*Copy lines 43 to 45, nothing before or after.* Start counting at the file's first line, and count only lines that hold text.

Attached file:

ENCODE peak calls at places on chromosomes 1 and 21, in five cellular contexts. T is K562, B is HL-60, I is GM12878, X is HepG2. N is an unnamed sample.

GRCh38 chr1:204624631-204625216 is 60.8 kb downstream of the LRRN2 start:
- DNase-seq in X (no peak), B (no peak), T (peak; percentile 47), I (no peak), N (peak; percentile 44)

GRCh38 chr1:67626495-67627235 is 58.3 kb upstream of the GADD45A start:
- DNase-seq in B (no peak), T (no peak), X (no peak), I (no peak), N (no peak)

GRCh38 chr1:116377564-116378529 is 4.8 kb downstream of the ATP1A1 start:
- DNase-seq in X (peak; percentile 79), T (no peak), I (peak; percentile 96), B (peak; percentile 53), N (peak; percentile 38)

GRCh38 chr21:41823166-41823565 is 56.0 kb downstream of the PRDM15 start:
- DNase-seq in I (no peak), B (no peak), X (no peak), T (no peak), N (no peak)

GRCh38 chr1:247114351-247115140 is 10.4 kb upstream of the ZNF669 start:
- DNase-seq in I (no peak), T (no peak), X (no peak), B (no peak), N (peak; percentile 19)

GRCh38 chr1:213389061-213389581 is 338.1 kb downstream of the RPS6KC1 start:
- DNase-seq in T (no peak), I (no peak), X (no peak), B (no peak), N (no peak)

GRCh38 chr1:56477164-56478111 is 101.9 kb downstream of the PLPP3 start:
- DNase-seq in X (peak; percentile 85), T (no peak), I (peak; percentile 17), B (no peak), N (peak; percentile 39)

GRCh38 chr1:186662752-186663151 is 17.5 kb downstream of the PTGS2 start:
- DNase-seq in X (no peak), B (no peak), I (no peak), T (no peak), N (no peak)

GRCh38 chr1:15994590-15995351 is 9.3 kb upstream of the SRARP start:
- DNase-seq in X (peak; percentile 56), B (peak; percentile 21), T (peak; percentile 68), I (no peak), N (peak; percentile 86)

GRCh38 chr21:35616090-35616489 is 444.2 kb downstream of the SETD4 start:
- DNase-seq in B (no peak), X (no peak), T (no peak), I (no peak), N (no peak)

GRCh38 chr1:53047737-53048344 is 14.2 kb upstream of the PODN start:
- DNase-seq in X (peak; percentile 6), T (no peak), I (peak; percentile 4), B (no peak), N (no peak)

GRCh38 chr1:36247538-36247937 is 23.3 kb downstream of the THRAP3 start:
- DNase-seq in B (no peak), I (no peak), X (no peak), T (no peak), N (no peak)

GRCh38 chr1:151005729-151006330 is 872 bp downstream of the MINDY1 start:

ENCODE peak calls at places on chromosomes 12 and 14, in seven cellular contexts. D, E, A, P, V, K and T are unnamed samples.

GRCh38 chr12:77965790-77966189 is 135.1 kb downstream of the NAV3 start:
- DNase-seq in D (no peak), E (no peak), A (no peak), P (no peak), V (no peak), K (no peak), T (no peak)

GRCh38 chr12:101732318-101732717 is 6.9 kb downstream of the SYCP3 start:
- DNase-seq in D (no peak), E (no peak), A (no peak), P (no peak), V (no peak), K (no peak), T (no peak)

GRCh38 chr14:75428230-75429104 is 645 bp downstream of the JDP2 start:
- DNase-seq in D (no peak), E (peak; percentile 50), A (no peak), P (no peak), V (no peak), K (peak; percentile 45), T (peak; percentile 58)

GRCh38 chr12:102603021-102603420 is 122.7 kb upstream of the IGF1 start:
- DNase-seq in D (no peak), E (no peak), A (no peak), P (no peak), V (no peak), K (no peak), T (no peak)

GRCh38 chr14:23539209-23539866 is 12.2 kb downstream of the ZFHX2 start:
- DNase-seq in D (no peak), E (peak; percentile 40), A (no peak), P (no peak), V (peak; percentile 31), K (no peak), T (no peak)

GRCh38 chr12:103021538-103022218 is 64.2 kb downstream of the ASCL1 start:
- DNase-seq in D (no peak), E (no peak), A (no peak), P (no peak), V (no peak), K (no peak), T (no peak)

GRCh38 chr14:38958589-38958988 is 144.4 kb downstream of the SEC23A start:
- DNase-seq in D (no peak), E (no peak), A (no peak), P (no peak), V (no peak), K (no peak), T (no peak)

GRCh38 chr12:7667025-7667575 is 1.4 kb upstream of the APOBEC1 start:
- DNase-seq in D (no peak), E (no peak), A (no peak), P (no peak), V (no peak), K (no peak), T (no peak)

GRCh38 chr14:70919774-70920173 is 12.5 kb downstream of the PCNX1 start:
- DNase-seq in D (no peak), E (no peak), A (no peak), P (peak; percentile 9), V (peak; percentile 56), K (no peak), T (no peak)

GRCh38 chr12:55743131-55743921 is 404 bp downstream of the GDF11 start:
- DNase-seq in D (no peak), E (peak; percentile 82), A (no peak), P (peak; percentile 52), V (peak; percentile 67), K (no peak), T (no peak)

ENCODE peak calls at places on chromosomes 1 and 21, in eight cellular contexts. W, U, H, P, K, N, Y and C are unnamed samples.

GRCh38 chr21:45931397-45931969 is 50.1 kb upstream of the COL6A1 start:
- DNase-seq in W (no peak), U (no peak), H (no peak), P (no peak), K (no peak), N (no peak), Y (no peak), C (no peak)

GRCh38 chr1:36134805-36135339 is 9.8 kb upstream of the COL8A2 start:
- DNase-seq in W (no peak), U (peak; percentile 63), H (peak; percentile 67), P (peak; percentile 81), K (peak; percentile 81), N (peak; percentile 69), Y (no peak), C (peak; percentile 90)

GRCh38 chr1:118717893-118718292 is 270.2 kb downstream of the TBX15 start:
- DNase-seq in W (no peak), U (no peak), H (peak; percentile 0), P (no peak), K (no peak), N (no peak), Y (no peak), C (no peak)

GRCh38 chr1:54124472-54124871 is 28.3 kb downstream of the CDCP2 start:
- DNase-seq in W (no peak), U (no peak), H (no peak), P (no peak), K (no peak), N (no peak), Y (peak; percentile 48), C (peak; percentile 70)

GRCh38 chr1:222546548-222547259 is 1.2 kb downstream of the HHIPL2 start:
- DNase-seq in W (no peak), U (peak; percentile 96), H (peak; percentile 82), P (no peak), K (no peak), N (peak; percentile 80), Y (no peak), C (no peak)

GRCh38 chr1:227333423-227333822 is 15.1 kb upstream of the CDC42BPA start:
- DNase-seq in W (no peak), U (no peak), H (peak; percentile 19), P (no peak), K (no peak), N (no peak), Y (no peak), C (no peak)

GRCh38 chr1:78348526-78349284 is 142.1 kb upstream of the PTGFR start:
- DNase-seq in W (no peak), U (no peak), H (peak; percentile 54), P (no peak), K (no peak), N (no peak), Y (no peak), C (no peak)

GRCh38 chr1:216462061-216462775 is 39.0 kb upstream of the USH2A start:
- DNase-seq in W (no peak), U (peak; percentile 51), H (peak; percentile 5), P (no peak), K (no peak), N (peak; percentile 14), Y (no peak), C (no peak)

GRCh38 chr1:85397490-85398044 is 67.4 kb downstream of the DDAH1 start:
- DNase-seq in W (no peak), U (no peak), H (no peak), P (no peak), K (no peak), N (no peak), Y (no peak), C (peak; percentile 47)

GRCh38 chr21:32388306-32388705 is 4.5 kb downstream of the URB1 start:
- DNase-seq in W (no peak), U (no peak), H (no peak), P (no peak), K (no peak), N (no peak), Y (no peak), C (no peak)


- DNase-seq in D (no peak), E (no peak), A (no peak), P (no peak), V (no peak), K (no peak), T (no peak)

GRCh38 chr14:70919774-70920173 is 12.5 kb downstream of the PCNX1 start:
- DNase-seq in D (no peak), E (no peak), A (no peak), P (peak; percentile 9), V (peak; percentile 56), K (no peak), T (no peak)